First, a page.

Intellectual Property (“IP”) can be one of the most valuable business assets that a company may have and it is therefore crucial to ensure that this asset is protected and utilised. One way of achieving this is through the use of corporate structures, such as a holding company. A holding company may significantly reduce administrative costs and, in some jurisdictions, reap considerable tax benefits.
Placing intellectual property in a holding company is a practice exercised around the globe by various prudent parties ranging from tax professionals to famous musicians, car manufacturers and film production companies.
How It Works
The general purpose of the holding company is to own the intellectual property rights, granting a license to the trading company who, in turn, uses the intellectual property as part of its daily business operations. In return for the use of these rights, the trading company typically pays the holding company an up-front license fee and ongoing royalty payments for the duration of the license.
Vesting intellectual property rights in a holding company can offer significant protections. For instance, if the intellectual property is owned by the holding company, then it is likely to be beyond the reach of the trading company’s creditors should the trading company be at risk of insolvency. This is particularly important in the situation where the trading company is new and the risk of insolvency is greater. The holding company can also license the intellectual property rights to subsequent trading ventures which provides for business continuity.
If the trading and the holding company are structured in particular jurisdictions, the use of this structure can also lead to tax benefits. For instance, any up-front license fee will be taxed in the jurisdiction where the holding company is registered which may have a more favourable tax rate than the jurisdiction where the trading company is registered. Similarly, royalty payments can be classed as necessary business expenses and may therefore be classed as deductible expenses from the taxable income of the trading company.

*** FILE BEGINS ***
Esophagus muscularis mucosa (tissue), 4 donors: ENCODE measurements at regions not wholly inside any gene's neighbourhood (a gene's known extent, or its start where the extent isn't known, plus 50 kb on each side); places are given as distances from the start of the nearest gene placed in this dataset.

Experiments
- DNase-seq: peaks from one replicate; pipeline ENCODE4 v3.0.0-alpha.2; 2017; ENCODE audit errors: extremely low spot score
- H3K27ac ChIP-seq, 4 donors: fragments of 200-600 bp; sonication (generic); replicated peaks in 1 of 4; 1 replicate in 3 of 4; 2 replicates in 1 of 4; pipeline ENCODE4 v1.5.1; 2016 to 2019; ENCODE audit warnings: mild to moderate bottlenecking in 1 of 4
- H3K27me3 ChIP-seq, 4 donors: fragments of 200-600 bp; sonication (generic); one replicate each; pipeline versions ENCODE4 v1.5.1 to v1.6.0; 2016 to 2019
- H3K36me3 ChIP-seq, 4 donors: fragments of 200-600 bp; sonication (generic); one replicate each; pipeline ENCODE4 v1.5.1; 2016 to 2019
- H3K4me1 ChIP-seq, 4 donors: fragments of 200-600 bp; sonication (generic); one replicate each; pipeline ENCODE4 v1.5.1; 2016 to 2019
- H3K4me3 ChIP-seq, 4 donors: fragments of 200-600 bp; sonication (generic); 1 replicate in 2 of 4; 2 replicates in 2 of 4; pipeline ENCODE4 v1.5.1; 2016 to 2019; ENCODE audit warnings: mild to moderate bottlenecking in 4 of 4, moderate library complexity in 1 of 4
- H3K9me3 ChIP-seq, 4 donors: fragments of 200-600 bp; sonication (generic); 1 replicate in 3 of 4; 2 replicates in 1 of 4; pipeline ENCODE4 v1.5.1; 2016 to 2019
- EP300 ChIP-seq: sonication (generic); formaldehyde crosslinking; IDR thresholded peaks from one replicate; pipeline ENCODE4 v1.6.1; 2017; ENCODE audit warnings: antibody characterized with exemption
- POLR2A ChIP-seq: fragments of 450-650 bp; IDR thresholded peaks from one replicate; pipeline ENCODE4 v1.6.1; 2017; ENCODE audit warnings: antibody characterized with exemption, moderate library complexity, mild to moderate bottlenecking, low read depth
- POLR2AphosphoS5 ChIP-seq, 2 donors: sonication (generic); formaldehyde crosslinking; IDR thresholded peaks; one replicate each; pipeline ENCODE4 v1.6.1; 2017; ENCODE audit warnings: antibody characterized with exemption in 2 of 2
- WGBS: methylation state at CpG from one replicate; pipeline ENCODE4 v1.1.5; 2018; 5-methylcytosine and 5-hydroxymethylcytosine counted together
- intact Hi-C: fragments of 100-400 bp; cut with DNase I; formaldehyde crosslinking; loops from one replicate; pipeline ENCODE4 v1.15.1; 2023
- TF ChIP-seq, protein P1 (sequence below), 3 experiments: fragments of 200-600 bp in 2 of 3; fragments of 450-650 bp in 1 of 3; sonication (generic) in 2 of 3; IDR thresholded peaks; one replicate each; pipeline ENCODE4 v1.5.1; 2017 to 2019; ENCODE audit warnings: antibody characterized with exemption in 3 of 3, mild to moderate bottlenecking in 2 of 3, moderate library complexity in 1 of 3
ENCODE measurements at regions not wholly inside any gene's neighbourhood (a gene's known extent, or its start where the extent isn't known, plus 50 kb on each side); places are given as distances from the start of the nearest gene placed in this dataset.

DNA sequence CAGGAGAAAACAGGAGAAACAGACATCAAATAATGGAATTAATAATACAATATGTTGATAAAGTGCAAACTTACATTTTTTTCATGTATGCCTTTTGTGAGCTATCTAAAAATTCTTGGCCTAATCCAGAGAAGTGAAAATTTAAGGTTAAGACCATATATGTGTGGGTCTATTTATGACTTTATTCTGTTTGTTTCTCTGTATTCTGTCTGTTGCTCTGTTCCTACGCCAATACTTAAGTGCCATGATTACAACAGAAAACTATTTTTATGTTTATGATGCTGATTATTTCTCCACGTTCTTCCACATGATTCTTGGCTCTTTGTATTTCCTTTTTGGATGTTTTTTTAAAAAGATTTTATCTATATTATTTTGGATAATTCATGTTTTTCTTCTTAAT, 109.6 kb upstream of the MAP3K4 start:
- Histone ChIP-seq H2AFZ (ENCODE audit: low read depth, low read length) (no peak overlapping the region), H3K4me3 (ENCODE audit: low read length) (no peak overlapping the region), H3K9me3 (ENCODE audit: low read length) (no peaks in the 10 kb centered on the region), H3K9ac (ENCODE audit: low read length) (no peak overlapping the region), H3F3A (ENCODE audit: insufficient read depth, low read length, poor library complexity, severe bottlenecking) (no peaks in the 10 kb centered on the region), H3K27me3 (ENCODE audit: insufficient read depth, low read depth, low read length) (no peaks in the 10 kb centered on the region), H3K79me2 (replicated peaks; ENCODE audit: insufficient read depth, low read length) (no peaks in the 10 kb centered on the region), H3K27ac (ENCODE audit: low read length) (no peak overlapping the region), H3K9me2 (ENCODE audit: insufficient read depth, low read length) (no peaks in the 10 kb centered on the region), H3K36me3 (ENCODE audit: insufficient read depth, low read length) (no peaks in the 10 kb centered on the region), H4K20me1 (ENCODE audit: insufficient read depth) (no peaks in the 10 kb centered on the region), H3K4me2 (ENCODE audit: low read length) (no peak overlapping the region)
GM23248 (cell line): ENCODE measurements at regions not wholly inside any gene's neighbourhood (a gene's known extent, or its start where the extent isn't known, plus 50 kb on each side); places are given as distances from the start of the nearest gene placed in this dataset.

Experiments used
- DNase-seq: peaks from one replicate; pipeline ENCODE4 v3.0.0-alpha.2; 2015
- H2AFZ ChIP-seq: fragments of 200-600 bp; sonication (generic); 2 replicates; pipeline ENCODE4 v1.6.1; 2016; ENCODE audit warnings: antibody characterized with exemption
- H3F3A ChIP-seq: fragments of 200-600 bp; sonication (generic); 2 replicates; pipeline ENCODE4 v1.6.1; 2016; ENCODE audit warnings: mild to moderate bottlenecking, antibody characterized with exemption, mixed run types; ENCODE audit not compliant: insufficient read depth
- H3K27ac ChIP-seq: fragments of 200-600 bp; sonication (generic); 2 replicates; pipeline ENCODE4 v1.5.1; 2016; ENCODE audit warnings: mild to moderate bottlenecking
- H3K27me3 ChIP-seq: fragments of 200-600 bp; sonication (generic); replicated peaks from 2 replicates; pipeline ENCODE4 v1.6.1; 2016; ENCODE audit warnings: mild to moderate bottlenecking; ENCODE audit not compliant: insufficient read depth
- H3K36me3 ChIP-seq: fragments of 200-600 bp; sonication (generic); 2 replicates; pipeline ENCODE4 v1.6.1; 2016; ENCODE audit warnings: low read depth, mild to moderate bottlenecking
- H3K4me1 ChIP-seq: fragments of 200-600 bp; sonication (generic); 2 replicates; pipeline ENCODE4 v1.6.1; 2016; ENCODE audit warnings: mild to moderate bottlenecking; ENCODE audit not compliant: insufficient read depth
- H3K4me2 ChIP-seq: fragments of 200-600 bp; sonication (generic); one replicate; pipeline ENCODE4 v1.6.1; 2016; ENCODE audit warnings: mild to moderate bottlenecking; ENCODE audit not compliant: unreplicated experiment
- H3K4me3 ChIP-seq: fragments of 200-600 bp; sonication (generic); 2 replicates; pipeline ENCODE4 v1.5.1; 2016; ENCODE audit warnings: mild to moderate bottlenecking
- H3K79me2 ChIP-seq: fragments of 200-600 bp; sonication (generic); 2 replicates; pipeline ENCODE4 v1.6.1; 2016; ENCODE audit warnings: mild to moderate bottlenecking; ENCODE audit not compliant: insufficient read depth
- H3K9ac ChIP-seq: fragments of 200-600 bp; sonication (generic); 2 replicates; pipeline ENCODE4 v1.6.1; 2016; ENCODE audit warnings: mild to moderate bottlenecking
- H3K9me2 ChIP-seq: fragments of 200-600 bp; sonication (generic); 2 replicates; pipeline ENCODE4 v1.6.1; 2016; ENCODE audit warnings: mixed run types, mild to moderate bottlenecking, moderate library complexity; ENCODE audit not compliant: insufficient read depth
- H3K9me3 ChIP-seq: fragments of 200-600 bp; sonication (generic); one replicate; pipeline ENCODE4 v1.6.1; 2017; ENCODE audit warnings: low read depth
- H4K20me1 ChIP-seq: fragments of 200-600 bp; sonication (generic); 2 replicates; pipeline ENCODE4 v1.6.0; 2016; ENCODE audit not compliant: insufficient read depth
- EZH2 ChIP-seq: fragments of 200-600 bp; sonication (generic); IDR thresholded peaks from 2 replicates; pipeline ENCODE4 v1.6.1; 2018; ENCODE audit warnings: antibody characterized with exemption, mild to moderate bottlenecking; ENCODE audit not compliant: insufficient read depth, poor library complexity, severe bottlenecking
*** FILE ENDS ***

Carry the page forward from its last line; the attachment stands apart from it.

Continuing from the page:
However, in certain jurisdictions, the trading company as licensee is liable for withholding tax on the payments they make to the holding company as licensor. As the holding company will also be taxed on the royalty payments, it is important to consider whether a Double Taxation Agreement (“DTA”) exists between the two countries.
In terms of the administrative benefits, where the holding company owns all of the business’ intellectual property, this will streamline the management of the entire intellectual property portfolio, resulting in substantial cost savings. Furthermore, should the business be sold, it will be easier to facilitate the transfer of the intellectual property rights. When selling the business, it may also be commercially savvy to retain ownership of the intellectual property rights and license them to the new business owner, thereby profiting from an ongoing revenue stream (without much ongoing effort).
One final point to bear in mind is that before establishing a holding company, be sure to plan ahead, to value the intellectual property and to seek appropriate professional advice.